I thought I detected game in play by unfounded comments made, so I changed it on them to see their reaction. I'm not much fun to play with and try to keep it that way for them as part of mine.
 

PMc

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A few comments on that:
I get from Your intro that You seem to be a moderator on that stack-overflow thing.

My observation of that SO is that it does not produce quality info, but reputation: just like people on YT strive to boost followers, on SO they try to boost reputation by delivering populism. While SO may originally have intended to produce quality info, this does not really work.

The process that content quality degrades alongside with more popularity was always observed on the net - at least since AoL went Internet in some 199X.

Also, you can't fight idiots: they first bring you down to their level, and then beat you there due to experience.

Furthermore, when I started with FreeBSD, we did so in a local user-group with weekly meetings. I do not think that purely online communication can work at all in the long run. Online communication can improve content quality (because doing a writeup undisturbed on your own gives optimal focusing), but that requires disciplined actors really engaged in the matter. Doing communication for another purpose (like social interaction, advocacy, proving oneself is right, etc.) will destroy that quality and have the opposite effect, because the natural social regulation of these impulses does not happen online and cannot be substituted by moderation. (Just as you've been told: rules can be broken. But then again, the breaking of taboos is a delicate operation that would require subtle social balancing.)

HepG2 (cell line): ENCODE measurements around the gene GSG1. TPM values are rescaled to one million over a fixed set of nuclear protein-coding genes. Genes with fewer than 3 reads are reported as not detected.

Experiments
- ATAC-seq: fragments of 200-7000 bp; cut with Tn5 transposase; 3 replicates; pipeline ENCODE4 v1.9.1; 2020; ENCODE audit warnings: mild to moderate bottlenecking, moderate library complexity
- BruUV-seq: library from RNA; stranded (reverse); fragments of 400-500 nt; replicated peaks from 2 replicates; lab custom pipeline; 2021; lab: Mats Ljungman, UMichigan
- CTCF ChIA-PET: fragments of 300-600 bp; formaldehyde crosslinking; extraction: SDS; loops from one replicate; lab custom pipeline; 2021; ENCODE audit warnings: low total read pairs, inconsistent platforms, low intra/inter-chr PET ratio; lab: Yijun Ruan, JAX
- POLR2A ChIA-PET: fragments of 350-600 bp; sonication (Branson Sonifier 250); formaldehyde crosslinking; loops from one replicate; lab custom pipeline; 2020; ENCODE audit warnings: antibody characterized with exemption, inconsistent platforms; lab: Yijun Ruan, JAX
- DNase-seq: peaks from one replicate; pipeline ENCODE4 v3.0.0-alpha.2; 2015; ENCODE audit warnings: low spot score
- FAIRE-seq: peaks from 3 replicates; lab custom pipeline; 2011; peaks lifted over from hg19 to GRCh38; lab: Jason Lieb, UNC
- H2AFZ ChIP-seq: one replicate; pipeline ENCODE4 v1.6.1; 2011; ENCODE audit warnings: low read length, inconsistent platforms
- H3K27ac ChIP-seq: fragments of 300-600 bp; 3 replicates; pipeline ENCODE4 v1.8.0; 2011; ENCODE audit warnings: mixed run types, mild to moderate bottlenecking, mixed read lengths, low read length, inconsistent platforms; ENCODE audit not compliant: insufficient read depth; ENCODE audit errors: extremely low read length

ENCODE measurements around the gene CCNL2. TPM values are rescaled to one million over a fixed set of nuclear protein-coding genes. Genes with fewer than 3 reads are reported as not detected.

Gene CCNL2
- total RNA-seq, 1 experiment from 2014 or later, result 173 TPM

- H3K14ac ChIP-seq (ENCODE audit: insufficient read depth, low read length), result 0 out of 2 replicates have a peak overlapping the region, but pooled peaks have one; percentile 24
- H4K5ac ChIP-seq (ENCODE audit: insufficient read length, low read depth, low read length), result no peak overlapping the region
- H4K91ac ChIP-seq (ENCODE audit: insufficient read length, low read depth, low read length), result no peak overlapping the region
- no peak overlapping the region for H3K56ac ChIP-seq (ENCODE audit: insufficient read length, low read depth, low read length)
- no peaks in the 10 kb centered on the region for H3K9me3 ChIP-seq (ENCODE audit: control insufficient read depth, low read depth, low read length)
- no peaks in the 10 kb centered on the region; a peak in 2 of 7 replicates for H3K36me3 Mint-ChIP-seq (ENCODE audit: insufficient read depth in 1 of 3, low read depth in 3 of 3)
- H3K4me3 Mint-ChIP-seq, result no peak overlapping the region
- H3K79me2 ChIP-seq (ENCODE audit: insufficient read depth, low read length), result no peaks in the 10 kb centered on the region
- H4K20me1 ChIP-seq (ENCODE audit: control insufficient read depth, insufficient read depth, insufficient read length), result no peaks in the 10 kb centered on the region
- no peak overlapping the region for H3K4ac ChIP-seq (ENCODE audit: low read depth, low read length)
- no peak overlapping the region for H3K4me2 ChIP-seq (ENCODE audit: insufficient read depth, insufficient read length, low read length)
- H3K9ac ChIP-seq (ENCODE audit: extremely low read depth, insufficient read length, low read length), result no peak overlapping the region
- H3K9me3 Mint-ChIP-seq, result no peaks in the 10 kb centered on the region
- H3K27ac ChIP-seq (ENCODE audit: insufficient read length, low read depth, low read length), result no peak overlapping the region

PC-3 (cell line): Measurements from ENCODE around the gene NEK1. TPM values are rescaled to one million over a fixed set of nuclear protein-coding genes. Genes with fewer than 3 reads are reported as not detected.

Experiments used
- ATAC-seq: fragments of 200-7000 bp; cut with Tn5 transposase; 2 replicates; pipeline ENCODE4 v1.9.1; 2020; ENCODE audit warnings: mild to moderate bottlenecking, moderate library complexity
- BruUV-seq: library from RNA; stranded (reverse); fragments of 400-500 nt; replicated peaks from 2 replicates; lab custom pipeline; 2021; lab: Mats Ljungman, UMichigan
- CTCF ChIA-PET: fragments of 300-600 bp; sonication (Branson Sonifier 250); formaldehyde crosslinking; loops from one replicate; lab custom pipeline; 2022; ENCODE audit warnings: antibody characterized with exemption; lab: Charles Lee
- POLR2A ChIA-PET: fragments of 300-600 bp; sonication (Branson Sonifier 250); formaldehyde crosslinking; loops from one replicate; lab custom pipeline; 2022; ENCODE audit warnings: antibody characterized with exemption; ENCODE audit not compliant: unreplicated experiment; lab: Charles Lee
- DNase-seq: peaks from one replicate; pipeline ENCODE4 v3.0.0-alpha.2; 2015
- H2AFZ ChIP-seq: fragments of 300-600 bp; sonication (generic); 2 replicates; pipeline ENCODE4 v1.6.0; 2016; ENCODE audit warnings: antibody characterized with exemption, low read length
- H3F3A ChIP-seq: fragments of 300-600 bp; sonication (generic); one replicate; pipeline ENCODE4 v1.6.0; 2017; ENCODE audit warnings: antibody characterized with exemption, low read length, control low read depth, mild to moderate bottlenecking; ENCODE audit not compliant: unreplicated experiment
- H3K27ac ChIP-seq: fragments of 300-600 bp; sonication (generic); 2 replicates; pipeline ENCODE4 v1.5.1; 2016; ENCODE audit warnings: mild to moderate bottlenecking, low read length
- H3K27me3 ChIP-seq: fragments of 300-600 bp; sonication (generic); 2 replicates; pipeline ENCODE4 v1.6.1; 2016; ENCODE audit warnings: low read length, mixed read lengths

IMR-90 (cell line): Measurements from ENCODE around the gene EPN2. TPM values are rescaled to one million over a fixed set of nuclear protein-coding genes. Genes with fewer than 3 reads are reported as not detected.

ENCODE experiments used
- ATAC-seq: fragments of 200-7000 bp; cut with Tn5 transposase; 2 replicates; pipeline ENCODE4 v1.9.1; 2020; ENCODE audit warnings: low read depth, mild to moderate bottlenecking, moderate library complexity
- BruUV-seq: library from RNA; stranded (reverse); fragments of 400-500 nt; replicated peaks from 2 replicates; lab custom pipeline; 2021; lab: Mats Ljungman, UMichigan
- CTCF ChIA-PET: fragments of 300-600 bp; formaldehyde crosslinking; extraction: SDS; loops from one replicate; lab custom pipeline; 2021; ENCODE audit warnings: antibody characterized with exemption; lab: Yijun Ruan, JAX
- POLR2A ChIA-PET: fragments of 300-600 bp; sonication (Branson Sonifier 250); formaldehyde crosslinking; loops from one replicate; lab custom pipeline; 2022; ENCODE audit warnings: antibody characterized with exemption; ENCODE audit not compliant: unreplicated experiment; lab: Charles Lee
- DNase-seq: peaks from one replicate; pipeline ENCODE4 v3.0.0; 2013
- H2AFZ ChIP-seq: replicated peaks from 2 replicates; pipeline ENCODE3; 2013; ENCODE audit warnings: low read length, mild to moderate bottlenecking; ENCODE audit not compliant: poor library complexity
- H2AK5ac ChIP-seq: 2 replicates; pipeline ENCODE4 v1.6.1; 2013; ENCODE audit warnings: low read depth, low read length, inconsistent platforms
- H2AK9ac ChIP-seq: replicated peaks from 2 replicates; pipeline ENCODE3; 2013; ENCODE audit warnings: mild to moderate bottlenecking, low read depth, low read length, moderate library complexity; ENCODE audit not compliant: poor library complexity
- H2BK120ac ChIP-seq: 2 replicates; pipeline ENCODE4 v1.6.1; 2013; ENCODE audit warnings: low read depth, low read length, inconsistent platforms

Moderation as such cannot help, because moderation is perceived as repression - and correctly so. What does help is social regulation: the violators of the rules need to experience themselves as misfits to a working group - which implies that a working group of people with common understandings is prerequisite.

Another important factor for aggravating rudeness and arrogance is the result of the global hate-your-next initiative termed 'pandemia' starting to become manifest - this will exponentially increase in near future.

Concluding: there probably will not be much other choice than just dump these groups and let them drown in their own stupidity, while instead putting more effort into smaller and more focused groups were it makes more sense to keep some remaining quality up.
 
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drhowarddrfine

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My observation of that SO is that it does not produce quality info, but reputation